Eastern Sierra Avalanche Advisory - 2/18/17

The backcountry is more accessible than it has been in years. Please help!  ... Click Here to Find Out How

THIS AVALANCHE ADVISORY EXPIRED ON February 19, 2017 @ 7:00 am
Avalanche Advisory published on February 18, 2017 @ 7:00 am
Issued by Josh Feinberg - Eastern Sierra Avalanche Center
bottom line

With 1 to 2.5’ of new snow since yesterday morning (6”-12” overnight), heightened avalanche danger exists in many areas.  Natural wind slab avalanches are possible in isolated areas at upper elevations that continue to recieve wind deposition or as a result of cornice failure, and human triggered wind slab and storm slab avalanches will remain likely on steep slopes at all elevations.  Carefully assess the snowpack, and choose your route to avoid areas steeper than about 35 degrees that could have unstable snow. 

How to read the advisory

Bottom Line

With 1 to 2.5’ of new snow since yesterday morning (6”-12” overnight), heightened avalanche danger exists in many areas.  Natural wind slab avalanches are possible in isolated areas at upper elevations that continue to recieve wind deposition or as a result of cornice failure, and human triggered wind slab and storm slab avalanches will remain likely on steep slopes at all elevations.  Carefully assess the snowpack, and choose your route to avoid areas steeper than about 35 degrees that could have unstable snow. 

Avalanche Problem 1: Storm Slab
  • Character ?
  • Aspect/Elevation ?
  • Likelihood ?
    Certain
    Very Likely
    Likely
    Possible
    Unlikely
  • Size ?
    Historic
    Very Large
    Large
    Small
  • Trend ?
    Decreasing Danger

1’-2.5’ of light new snow has fallen since yesterday morning, with greater amounts centered around Mammoth and June, and lesser amounts south and north.  Winds were surprisingly light with the majority of this storm, at least at lower and mid-mountain locations, resulting in widespread low-density storm slab formation.  These were very sensitive and easy to trigger yesterday afternoon resulting in 10-12”+ crowns in the Mammoth area on slopes greater than 35 degrees.  With an additional 6-12” of light snow overnight, resulting crowns will likely be larger today.  As the day progresses and these slabs settle, they will become less sensitive, but a denser slab release could be more consequential.  Assess the snowpack carefully, do your own localized stability assessments, and realize that even in areas that don’t have slab-like tendencies, large soft sloughs can still result in a burial if they end in a terrain trap or pin a person against a tree.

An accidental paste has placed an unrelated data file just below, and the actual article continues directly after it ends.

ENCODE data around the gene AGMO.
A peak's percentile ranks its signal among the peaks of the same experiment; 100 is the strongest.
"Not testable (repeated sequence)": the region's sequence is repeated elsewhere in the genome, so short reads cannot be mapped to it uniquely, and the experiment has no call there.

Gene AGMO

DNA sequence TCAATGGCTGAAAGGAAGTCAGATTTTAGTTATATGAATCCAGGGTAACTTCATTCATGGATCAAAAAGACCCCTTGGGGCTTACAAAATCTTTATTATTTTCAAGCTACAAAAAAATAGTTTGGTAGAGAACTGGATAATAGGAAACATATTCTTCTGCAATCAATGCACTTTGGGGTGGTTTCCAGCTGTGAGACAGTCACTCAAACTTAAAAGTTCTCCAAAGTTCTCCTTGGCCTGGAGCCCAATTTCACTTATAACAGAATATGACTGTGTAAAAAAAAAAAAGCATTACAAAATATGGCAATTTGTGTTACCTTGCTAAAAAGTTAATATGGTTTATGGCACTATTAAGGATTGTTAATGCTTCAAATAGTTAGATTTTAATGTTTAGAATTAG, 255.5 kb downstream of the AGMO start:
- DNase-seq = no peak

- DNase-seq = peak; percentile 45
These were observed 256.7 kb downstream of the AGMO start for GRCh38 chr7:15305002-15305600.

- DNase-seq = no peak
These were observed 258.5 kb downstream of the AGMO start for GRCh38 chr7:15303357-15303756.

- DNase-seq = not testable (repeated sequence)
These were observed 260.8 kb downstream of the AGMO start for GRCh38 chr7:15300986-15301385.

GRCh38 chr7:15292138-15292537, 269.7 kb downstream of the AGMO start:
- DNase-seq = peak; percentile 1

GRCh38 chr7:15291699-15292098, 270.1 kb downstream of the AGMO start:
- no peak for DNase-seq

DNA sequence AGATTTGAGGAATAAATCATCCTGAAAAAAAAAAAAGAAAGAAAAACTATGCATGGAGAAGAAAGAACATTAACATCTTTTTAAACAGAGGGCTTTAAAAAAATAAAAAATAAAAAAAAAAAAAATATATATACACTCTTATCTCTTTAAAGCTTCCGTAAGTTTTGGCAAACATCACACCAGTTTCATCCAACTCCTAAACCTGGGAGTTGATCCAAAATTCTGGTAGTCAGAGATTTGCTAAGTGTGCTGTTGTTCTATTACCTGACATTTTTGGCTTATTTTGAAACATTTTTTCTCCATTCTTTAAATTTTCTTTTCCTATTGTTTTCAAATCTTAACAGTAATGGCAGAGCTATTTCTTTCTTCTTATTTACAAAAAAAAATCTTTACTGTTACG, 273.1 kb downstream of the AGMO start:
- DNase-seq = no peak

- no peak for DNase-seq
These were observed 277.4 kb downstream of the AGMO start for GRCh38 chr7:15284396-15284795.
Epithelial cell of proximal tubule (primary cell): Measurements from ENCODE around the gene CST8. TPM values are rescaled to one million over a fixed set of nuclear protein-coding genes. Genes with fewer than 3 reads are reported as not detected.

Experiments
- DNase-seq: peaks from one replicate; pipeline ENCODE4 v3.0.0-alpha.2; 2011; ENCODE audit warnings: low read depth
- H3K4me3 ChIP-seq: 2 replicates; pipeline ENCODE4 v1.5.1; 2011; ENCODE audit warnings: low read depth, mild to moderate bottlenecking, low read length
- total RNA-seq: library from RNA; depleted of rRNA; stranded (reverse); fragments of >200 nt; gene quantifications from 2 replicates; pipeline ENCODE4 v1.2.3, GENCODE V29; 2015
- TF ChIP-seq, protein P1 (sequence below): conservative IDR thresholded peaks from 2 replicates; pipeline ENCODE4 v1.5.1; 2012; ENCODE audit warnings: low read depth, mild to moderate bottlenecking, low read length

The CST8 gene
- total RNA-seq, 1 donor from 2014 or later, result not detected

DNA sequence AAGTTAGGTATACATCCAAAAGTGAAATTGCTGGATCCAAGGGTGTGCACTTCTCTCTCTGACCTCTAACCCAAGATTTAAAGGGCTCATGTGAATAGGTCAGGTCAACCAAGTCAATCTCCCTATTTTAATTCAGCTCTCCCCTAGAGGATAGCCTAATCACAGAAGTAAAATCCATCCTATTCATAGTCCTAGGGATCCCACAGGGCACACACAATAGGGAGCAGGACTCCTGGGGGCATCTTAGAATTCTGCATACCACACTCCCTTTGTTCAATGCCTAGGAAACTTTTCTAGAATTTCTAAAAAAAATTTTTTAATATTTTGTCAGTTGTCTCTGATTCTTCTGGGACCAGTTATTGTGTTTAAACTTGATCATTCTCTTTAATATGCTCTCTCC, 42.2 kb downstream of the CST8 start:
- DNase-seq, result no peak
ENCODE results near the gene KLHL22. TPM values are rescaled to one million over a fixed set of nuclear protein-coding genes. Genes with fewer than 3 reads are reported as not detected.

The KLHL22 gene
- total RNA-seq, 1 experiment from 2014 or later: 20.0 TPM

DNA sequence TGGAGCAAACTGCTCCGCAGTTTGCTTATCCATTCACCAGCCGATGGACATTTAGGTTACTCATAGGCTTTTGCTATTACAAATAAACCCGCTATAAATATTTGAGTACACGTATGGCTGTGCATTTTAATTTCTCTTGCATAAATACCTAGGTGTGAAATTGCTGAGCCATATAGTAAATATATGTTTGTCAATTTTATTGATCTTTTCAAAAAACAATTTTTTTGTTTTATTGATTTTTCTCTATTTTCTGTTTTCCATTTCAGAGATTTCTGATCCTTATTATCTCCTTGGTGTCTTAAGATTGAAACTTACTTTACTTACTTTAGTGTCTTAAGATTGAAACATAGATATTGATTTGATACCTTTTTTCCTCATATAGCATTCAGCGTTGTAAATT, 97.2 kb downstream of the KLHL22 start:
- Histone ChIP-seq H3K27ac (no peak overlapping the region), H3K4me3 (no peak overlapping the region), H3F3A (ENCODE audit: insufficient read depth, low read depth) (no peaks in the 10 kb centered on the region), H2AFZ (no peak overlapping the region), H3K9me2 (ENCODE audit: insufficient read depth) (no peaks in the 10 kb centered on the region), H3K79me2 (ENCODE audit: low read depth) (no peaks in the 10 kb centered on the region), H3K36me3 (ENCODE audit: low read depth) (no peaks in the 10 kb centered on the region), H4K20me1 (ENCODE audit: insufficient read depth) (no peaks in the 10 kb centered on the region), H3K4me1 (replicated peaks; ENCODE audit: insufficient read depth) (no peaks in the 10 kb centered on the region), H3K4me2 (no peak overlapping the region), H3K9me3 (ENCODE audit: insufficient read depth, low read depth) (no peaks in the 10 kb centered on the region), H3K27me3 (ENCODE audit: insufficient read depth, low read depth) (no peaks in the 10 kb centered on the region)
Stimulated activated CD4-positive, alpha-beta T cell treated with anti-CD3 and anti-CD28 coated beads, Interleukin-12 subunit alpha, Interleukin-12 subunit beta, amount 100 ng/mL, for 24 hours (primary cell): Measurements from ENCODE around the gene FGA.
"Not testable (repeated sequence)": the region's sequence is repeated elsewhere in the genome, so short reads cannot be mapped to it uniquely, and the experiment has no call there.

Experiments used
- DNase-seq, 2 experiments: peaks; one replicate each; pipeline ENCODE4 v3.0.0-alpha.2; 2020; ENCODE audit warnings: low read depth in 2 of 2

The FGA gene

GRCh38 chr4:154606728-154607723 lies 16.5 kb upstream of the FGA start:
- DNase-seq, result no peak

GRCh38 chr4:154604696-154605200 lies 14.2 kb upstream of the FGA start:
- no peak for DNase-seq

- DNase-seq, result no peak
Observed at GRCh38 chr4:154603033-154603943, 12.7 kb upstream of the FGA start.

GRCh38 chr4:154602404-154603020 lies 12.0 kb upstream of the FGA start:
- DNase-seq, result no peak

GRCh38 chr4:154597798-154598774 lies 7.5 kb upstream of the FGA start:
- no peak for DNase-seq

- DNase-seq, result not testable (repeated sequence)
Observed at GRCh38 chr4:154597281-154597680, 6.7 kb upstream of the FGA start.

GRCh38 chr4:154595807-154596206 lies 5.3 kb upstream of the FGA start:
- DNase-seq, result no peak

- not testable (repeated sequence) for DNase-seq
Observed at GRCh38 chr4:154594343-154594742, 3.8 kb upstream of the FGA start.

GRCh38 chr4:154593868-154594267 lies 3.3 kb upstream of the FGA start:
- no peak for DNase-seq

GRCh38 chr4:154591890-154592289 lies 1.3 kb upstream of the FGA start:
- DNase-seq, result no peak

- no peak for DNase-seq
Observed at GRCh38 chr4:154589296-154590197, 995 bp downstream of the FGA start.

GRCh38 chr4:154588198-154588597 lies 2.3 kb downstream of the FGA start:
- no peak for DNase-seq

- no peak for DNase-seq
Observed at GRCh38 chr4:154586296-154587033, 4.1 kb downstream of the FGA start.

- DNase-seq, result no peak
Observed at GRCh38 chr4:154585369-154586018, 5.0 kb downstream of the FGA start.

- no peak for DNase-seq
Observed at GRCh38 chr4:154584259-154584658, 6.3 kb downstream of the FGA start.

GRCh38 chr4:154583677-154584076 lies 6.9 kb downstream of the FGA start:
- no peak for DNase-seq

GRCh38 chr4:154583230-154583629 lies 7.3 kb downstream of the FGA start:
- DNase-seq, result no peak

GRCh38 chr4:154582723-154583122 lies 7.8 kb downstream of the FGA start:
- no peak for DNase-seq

Avalanche Problem 2: Wind Slab
  • Character ?
  • Aspect/Elevation ?
  • Likelihood ?
    Certain
    Very Likely
    Likely
    Possible
    Unlikely
  • Size ?
    Historic
    Very Large
    Large
    Small
  • Trend ?
    Same

1’-2.5’ of light new snow has fallen since yesterday morning, with overall light winds.  At mid and upper elevations however where SW to S winds were slightly stronger, this light snow could easily be transported into soft sensitive wind slabs.  Wind can transport snow much faster than it can fall from the sky, and soft wind slabs several feet thick plus are conceivable.  These are likely to be found on non-southerly facing leeward sides of ridgelines, sidewalls of gullies, and around other features that promote drifting.  Be on the lookout for denser snow.  Do your own stability assessments with quick hand-pits, and avoid areas greater than about 35 degrees that could have more than a few inches of fresh wind slab.  Also avoid being under slopes that are being actively wind-loaded that could avalanche naturally from rapid snow deposit and/or cornice failures.